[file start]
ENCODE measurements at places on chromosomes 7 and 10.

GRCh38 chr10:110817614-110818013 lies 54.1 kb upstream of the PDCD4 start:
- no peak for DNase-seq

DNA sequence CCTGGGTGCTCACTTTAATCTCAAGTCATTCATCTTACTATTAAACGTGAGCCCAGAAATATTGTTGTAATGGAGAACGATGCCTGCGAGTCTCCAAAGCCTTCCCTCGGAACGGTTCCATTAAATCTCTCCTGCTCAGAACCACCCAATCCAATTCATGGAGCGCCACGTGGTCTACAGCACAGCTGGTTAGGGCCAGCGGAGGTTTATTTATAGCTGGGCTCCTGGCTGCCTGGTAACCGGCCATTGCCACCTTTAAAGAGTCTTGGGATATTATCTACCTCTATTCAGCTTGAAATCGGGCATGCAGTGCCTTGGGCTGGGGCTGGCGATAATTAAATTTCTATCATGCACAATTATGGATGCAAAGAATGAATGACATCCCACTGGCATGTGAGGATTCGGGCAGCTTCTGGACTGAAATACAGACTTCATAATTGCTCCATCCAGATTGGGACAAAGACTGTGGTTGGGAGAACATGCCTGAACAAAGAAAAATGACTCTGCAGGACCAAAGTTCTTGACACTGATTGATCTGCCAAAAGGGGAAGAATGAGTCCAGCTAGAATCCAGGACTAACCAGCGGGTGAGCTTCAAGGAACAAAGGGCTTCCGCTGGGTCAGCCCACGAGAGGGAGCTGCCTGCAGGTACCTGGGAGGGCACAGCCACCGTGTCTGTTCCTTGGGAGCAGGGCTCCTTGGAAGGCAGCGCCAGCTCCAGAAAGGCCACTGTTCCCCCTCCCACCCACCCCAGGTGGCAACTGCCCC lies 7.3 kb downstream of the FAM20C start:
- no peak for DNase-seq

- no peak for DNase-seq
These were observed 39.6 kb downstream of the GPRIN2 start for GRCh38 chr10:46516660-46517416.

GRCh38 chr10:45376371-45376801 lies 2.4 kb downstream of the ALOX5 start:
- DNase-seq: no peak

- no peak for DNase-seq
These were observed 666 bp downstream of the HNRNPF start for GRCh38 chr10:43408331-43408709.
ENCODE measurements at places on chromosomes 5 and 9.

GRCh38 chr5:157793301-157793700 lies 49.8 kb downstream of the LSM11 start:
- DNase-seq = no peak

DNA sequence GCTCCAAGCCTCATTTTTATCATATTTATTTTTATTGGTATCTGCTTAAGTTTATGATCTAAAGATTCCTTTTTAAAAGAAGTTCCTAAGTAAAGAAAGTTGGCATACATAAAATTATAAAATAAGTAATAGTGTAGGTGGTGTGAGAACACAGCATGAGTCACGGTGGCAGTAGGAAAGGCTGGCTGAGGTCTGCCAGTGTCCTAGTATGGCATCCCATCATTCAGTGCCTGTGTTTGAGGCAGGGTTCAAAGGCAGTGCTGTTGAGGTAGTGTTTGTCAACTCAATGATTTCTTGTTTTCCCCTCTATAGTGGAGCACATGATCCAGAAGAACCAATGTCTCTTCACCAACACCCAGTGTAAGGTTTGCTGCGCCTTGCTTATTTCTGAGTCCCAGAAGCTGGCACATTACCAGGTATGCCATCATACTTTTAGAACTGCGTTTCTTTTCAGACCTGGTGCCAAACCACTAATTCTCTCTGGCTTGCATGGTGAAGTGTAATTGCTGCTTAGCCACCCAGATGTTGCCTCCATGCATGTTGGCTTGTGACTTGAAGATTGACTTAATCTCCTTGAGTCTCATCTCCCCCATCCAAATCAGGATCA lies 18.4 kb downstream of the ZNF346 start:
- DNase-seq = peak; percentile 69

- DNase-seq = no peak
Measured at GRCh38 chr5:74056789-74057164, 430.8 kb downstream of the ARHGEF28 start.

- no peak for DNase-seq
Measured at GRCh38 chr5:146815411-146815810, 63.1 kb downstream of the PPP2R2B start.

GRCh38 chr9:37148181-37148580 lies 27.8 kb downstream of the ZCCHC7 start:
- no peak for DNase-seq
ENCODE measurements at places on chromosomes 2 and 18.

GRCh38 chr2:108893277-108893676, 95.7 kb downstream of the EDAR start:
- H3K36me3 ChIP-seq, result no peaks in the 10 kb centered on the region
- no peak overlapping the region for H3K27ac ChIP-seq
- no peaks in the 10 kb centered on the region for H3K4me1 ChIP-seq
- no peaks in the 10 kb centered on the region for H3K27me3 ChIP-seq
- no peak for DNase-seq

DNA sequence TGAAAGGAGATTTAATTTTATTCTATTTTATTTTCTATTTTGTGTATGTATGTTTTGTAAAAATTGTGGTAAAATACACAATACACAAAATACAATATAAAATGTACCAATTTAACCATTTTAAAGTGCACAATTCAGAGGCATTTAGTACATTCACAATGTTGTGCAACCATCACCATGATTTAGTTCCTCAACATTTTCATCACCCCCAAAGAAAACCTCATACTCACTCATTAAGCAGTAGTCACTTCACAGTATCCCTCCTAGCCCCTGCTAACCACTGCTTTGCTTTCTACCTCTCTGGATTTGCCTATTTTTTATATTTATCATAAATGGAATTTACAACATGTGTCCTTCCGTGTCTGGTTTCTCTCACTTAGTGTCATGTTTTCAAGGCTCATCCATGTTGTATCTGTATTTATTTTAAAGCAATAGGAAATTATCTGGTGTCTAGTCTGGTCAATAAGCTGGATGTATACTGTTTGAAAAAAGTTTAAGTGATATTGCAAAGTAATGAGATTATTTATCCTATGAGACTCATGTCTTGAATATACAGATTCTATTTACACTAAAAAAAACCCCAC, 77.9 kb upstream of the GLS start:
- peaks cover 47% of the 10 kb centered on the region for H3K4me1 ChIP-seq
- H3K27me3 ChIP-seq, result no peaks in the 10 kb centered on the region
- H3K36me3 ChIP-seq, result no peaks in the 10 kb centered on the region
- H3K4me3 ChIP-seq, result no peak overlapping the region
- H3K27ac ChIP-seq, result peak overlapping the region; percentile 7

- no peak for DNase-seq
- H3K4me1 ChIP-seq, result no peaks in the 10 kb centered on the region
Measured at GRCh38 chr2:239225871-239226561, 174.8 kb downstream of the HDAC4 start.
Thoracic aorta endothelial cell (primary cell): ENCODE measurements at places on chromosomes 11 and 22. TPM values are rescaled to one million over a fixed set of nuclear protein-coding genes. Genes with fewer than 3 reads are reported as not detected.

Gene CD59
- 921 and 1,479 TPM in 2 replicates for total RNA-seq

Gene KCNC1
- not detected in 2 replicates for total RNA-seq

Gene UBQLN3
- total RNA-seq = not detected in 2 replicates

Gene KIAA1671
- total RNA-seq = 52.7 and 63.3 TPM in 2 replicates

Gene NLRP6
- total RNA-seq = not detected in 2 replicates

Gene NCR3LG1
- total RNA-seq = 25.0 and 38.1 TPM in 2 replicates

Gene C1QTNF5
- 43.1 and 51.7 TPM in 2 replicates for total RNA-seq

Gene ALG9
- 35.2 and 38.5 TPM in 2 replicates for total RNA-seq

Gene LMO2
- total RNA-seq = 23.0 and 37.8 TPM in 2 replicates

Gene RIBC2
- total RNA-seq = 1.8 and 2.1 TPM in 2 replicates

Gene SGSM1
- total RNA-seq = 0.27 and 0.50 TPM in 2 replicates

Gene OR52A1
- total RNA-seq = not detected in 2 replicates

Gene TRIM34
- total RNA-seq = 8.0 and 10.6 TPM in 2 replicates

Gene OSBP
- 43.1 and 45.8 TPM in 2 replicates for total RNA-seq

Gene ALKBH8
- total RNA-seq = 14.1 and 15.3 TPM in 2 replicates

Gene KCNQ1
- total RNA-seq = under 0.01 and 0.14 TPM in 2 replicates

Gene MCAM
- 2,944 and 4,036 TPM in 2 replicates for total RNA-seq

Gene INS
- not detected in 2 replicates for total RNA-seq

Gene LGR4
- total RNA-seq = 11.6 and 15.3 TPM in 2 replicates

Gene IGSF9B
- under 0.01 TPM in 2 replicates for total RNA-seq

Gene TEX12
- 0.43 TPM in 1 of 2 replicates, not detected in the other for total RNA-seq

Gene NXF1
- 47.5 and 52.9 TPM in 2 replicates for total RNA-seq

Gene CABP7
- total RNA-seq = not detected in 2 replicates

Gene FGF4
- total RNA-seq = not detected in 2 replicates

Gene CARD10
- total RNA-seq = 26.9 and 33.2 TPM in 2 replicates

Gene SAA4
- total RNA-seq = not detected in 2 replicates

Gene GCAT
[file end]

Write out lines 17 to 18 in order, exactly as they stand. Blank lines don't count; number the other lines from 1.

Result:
- DNase-seq = no peak
Measured at GRCh38 chr5:74056789-74057164, 430.8 kb downstream of the ARHGEF28 start.